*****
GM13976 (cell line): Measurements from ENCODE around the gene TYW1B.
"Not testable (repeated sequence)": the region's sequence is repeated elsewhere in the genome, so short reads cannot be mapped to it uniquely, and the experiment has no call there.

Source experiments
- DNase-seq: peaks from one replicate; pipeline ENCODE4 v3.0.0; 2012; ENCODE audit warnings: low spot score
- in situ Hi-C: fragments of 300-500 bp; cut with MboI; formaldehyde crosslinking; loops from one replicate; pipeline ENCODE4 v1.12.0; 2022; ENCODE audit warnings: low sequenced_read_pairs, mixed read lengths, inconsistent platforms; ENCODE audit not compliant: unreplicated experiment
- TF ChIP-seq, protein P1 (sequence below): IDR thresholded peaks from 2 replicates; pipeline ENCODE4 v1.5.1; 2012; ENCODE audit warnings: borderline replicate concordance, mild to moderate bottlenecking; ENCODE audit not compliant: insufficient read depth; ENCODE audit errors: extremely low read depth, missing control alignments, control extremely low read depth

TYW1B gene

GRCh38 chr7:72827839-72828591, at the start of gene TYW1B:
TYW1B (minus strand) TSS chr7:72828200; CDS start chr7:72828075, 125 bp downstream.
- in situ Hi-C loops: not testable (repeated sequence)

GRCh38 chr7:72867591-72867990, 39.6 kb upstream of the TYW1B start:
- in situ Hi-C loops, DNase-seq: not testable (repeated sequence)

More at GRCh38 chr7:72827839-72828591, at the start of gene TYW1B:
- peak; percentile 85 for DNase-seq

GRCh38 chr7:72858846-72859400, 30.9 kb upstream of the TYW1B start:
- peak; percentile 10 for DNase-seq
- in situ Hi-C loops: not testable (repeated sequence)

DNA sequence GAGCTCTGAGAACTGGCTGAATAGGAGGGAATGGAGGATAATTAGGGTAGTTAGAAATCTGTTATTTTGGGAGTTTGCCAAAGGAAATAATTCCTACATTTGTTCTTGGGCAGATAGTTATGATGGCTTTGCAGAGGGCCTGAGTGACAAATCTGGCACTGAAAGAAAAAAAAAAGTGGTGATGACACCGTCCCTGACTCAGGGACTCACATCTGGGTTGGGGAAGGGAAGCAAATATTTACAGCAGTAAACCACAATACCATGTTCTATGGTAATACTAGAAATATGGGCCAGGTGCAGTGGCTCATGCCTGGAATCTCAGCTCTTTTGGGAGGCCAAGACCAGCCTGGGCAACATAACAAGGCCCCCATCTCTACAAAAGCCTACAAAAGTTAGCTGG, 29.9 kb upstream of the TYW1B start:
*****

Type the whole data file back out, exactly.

GM13976 (cell line): Measurements from ENCODE around the gene TYW1B.
"Not testable (repeated sequence)": the region's sequence is repeated elsewhere in the genome, so short reads cannot be mapped to it uniquely, and the experiment has no call there.

Source experiments
- DNase-seq: peaks from one replicate; pipeline ENCODE4 v3.0.0; 2012; ENCODE audit warnings: low spot score
- in situ Hi-C: fragments of 300-500 bp; cut with MboI; formaldehyde crosslinking; loops from one replicate; pipeline ENCODE4 v1.12.0; 2022; ENCODE audit warnings: low sequenced_read_pairs, mixed read lengths, inconsistent platforms; ENCODE audit not compliant: unreplicated experiment
- TF ChIP-seq, protein P1 (sequence below): IDR thresholded peaks from 2 replicates; pipeline ENCODE4 v1.5.1; 2012; ENCODE audit warnings: borderline replicate concordance, mild to moderate bottlenecking; ENCODE audit not compliant: insufficient read depth; ENCODE audit errors: extremely low read depth, missing control alignments, control extremely low read depth

TYW1B gene

GRCh38 chr7:72827839-72828591, at the start of gene TYW1B:
TYW1B (minus strand) TSS chr7:72828200; CDS start chr7:72828075, 125 bp downstream.
- in situ Hi-C loops: not testable (repeated sequence)

GRCh38 chr7:72867591-72867990, 39.6 kb upstream of the TYW1B start:
- in situ Hi-C loops, DNase-seq: not testable (repeated sequence)

More at GRCh38 chr7:72827839-72828591, at the start of gene TYW1B:
- peak; percentile 85 for DNase-seq

GRCh38 chr7:72858846-72859400, 30.9 kb upstream of the TYW1B start:
- peak; percentile 10 for DNase-seq
- in situ Hi-C loops: not testable (repeated sequence)

DNA sequence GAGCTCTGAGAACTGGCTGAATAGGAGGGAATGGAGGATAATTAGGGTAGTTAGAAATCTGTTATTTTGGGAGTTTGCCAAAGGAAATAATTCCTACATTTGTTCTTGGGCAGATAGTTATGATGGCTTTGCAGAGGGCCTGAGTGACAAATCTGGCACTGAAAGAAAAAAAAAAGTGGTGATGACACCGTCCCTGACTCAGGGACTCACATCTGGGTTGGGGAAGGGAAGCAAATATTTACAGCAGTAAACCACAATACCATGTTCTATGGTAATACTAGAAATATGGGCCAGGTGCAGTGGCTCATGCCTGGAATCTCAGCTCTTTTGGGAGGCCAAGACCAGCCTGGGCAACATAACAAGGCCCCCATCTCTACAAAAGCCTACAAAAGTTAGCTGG, 29.9 kb upstream of the TYW1B start: